Or sat through days of thin continuous dreaming
Watching light move? If they don't (and they can't), it's strange:
Why aren't they screaming?
At death, you break up: the bits that were you
Start speeding away from each other for ever
With no one to see. It's only oblivion, true:
We had it before, but then it was going to end,
And was all the time merging with a unique endeavour
To bring to bloom the million-petaled flower
Of being here. Next time you can't pretend
There'll be anything else. And these are the first signs:
Not knowing how, not hearing who, the power
Of choosing gone. Their looks show that they're for it:
Ash hair, toad hands, prune face dried into lines -
How can they ignore it?
Perhaps being old is having lighted rooms
Inside your head, and people in them, acting.
People you know, yet can't quite name; each looms
Like a deep loss restored, from known doors turning,
Setting down a lamp, smiling from a stair, extracting
A known book from the shelves; or sometimes only
The rooms themselves, chairs and a fire burning,
The blown bush at the window, or the sun's
Faint friendliness on the wall some lonely
Rain-ceased midsummer evening. That is where they live:
Not here and now, but where all happened once.
This is why they give
An air of baffled absence, trying to be there
Yet being here. For the rooms grow farther, leaving
Incompetent cold, the constant wear and tear
Of taken breath, and them crouching below
Extinction's alp, the old fools, never perceiving
How near it is. This must be what keeps them quiet:
The peak that stays in view wherever we go
For them is rising ground. Can they never tell
What is dragging them back, and how it will end? Not at night?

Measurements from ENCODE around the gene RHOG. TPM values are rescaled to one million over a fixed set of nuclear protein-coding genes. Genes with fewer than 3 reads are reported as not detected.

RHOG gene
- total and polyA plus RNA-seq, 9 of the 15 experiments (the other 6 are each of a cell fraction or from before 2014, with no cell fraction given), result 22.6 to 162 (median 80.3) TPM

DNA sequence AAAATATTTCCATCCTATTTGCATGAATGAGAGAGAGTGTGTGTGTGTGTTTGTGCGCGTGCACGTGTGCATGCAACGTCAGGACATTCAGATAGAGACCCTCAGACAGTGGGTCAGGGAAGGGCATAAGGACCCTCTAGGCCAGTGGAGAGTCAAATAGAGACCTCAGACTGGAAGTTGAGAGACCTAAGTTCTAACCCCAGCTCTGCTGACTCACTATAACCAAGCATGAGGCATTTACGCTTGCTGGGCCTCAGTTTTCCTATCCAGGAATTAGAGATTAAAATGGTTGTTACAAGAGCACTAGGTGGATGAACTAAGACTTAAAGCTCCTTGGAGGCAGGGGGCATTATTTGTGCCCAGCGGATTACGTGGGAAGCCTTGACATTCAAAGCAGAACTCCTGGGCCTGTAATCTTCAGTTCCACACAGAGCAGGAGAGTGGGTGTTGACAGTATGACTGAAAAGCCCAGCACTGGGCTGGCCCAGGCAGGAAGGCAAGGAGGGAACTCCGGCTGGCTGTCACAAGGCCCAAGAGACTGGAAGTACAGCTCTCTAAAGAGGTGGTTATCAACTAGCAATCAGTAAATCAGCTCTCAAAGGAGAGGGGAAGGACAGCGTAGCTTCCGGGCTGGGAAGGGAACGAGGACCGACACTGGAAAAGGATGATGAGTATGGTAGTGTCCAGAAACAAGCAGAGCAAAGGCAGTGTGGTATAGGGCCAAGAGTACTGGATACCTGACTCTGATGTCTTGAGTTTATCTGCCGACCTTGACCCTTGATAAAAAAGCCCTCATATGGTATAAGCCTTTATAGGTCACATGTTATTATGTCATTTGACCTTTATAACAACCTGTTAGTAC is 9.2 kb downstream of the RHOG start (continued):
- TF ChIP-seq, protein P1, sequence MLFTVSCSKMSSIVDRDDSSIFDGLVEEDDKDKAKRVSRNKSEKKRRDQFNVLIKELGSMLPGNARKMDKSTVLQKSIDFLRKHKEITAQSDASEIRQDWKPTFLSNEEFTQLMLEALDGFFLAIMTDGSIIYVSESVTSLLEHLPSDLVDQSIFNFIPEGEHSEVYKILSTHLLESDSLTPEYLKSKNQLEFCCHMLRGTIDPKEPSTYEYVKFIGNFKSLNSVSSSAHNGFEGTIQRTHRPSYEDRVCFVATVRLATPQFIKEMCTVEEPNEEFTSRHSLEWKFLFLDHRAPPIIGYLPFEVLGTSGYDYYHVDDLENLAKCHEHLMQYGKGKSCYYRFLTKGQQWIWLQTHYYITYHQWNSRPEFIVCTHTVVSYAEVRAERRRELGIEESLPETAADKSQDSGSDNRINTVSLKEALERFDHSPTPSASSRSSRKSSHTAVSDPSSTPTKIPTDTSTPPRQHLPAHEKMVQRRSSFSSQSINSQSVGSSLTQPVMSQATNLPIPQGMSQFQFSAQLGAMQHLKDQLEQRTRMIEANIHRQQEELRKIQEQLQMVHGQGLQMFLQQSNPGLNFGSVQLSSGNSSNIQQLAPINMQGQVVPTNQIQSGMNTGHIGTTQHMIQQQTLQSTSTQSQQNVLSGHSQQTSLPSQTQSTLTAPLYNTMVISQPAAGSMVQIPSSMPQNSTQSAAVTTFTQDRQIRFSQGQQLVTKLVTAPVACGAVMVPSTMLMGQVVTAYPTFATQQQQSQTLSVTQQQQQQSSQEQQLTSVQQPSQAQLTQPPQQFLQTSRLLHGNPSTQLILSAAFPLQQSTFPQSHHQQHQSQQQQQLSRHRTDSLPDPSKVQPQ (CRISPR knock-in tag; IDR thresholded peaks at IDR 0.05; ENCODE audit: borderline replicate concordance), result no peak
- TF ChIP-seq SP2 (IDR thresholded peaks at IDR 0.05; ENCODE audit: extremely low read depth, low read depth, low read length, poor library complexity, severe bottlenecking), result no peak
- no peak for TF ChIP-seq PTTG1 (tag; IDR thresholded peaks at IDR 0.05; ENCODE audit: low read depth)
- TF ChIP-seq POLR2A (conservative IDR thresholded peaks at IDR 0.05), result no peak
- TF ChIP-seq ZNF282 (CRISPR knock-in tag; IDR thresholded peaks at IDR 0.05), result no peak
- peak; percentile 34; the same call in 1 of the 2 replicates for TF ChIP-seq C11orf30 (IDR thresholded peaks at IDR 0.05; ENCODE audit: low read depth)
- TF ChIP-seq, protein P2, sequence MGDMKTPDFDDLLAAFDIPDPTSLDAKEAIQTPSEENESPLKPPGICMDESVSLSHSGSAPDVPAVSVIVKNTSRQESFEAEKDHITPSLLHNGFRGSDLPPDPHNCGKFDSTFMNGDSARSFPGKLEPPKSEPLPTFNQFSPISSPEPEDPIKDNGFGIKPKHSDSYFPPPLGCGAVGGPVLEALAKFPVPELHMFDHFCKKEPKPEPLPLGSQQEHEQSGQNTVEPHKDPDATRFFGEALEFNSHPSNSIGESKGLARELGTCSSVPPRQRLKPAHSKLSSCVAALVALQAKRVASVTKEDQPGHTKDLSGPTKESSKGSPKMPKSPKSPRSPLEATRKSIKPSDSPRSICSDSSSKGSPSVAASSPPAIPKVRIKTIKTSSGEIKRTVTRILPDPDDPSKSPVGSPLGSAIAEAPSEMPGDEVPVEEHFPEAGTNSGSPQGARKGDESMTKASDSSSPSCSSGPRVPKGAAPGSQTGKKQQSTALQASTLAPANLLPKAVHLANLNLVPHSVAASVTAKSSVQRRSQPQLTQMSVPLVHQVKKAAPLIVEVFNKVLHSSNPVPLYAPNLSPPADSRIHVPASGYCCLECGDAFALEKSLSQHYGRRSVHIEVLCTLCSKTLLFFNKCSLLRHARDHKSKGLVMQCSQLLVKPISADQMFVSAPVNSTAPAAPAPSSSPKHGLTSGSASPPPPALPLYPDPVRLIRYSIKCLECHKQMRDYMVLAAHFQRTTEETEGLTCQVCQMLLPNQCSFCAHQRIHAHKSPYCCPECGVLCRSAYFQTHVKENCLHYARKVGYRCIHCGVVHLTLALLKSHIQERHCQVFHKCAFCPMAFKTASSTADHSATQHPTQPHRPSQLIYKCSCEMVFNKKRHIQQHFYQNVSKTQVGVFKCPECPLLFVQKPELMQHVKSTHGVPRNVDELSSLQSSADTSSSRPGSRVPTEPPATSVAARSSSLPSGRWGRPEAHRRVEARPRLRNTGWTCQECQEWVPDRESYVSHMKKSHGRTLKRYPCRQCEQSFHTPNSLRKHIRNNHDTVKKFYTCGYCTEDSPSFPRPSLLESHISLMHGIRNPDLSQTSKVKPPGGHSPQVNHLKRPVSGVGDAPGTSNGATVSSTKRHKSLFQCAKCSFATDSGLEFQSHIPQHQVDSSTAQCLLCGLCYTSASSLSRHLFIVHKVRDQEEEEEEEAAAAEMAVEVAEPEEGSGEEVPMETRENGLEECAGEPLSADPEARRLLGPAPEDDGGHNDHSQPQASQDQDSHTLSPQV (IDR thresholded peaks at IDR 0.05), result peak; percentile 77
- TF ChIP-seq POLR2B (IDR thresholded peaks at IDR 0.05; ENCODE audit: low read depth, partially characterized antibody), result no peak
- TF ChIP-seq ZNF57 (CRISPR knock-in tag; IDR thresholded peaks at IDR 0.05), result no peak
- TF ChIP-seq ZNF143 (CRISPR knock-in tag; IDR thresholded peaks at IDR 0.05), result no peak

Not when the strangers come? Never, throughout
The whole hideous, inverted childhood? Well,
We shall find out.
Dementia, of all the manifestations of human suffering, presents perhaps the greatest challenge to Christians. I mean this in a double sense: most obviously that my (mostly) non-practicing wife, having spent her nights lavishing inexhaustable patience and compassion on people whose illnesses frighten and repel the majority of us, will have a great deal more to show on the Last Day than me, with my finely-honed theological principles; but more: where is the immortal soul, with its irreducible personhood in all of it? What answer can one make to epiphenomenalism when it’s so obvious that integral personality disappears in precise proportion to the disintegration of the tissues of the brain, turning (in the words of a friend) a beloved and vivacious grandparent into an unrecognisable old sinner?
Art, like real theology, exists for the truth. My faith tells me that the soul of a demented man remains intact and inviolable, its operations no longer mediated, but impeded and suppressed for a while within the purgatory of a failing organism; but Larkin’s poetry is true, too. It’s a true representation, unmarred by any puerile polemic, of a godless universe. I need, periodically, good, strong doses of it.